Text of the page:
I have been watching too many uninspiring 80s sci-fi remakes lately, or perhaps I have been drinking too much tea. Either way, it is time for a think about what we are actually trying to achieve in Leamington Spa, on the subject of street food. In the run up to Christmas we have had positively several opportunities to trade in the town centre, and the people of Leamington have had ample opportunity to try toasties. So far no one has tried to have us shut down for offending their senses with our awesome lights, so I will tentatively assume that we are doing ok.
The towns folk now have a few months to recover, while we concentrate on assaulting only the people who live in our road with the lights, and then we will be back out there slinging toasties and engaging in van-based banter.
As we have recently discovered there is very little demand for street food, even toasties, in the first few months of the year. People are busy with new years resolutions, it’s cold and the weather is going to be bad even though you hope it won’t be. This distinguishes it clearly from Winter: where you know it will be bad but make the best of it; and summer, where you really, really, really wish it would just stop bloody raining for half an hour.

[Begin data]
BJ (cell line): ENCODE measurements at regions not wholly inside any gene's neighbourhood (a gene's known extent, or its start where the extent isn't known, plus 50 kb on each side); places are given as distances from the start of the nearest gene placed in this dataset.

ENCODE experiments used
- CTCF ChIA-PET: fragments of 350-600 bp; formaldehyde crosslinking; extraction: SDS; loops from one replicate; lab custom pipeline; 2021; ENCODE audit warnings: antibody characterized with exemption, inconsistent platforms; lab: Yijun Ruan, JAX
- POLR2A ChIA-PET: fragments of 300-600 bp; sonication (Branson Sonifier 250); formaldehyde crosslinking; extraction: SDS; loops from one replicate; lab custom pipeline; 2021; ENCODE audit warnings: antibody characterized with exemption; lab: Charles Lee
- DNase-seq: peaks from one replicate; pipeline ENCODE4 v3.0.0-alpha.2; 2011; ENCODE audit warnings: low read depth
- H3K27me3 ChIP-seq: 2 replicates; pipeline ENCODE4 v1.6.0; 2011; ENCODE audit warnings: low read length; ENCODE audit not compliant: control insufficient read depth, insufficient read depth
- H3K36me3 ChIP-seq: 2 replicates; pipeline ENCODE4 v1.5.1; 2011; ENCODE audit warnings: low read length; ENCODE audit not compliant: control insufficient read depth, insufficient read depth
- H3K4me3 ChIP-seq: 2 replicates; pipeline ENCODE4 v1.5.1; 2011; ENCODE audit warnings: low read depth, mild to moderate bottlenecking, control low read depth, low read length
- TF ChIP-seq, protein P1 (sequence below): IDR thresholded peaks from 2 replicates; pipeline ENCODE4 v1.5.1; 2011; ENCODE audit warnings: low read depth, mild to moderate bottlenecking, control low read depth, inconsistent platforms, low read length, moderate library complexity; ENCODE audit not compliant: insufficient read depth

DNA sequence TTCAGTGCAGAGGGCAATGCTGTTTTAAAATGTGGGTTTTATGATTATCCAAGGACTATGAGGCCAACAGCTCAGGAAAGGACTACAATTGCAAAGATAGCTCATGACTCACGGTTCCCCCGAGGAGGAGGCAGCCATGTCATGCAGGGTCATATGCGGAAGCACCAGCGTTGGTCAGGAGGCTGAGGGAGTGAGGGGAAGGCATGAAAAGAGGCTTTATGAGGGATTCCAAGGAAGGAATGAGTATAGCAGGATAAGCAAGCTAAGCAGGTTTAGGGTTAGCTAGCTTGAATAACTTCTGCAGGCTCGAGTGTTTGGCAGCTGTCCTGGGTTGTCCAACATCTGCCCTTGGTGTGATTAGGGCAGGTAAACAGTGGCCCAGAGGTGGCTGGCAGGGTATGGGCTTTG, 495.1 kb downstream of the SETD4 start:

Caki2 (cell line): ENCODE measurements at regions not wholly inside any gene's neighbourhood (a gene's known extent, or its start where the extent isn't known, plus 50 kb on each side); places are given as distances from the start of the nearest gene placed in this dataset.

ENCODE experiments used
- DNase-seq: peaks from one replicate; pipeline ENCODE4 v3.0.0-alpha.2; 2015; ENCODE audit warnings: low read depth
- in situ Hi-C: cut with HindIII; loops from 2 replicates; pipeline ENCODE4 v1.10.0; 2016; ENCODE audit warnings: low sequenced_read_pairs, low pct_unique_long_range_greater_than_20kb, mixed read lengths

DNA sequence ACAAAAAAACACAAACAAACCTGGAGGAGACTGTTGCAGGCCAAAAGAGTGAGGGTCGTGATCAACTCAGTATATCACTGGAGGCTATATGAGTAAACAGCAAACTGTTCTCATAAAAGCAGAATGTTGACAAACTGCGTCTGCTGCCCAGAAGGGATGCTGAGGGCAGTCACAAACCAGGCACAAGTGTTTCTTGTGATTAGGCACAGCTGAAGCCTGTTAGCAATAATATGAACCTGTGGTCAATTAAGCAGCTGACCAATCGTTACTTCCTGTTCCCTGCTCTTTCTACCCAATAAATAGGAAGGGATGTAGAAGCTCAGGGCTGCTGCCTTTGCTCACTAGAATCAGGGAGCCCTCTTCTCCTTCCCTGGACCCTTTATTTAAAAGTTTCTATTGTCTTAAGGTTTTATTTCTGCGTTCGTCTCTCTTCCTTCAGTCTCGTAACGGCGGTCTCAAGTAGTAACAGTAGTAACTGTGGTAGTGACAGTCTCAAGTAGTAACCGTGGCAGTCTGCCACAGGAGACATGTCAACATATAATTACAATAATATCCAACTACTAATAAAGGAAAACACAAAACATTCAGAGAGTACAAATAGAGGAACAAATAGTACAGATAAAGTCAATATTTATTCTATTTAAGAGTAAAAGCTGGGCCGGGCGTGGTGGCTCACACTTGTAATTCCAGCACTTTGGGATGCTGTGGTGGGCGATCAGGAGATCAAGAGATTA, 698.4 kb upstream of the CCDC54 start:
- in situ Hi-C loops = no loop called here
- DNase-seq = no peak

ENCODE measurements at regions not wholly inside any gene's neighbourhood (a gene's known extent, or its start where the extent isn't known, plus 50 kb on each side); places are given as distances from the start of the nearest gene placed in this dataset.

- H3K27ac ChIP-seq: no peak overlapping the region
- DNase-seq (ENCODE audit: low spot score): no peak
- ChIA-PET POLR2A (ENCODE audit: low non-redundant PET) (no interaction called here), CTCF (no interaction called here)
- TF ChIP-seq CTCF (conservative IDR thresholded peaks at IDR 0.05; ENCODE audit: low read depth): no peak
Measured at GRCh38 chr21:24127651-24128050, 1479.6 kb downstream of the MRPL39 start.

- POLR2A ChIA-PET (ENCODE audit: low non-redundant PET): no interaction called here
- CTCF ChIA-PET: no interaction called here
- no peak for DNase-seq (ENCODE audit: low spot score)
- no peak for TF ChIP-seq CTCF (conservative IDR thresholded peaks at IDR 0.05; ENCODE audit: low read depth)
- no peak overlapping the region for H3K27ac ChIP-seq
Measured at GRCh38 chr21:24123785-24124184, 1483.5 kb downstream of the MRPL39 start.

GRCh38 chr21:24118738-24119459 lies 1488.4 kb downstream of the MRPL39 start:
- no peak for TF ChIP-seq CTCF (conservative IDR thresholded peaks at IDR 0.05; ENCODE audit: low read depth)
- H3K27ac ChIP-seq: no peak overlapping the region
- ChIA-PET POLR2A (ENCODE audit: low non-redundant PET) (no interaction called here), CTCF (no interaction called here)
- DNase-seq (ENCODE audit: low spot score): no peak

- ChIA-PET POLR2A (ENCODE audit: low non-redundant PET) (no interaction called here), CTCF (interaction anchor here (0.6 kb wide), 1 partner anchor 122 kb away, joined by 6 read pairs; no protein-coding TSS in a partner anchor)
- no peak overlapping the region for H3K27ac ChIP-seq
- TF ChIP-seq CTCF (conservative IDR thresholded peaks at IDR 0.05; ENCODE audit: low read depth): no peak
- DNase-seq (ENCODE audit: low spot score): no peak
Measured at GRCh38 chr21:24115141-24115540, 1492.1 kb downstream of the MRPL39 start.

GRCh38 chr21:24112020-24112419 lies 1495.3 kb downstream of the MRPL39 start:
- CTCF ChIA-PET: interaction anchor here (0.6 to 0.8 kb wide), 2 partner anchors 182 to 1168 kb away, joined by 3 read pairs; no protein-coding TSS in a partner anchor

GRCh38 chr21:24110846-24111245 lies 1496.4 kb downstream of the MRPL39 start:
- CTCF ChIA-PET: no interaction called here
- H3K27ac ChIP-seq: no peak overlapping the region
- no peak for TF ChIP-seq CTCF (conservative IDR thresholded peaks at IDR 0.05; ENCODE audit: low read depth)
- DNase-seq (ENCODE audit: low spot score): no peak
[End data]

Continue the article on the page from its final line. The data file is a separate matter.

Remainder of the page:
Events close to home are even rarer, and festivals, which confidently happen right into November on the other side of Christmas, are simply unheard of. We are in a position where we need to make our own luck, and are plans are currently gathering around two main areas.
Option 1: The permanent pitch. I’ve talked about it before. Seen as the holy grail of the street food vendor it is like being signed to a record label. If the record label is the council. It’s a steady source of income all year round, but it ties you down. No flitting off to do music festivals every week. It’s something we always get asked about, especially by anyone wanting to feature us in media. What with street food being rather fashionable, media types do occasionally want to feature us, providing a nice big dollop of promotional goodness all for free. But their readers/listeners/viewers will want to taste your wares, and not being able to do so reliably is … inconvenient.
Options 2: The Street Food Collective. So what if we could assemble a crack commando unit of street food sellers who had been gathered together to survive as traders of fortune. If you had a venue, if you needed some help, maybe you could hire … The Food Team. Possibly going to need to get some other traders on board for that. Maybe a place to pitch and some promotion, probably a better name and a license to sell alcohol. Well, if it was easy everyone would be doing it.
So currently we are trying our luck at both. We’re approaching venues and other vendors, and still trying to find somewhere the council might let us pitch as well. It’s not burning the candle at both ends, it’s using extra candles or, for a more festive and relevant analogy, fairy lights.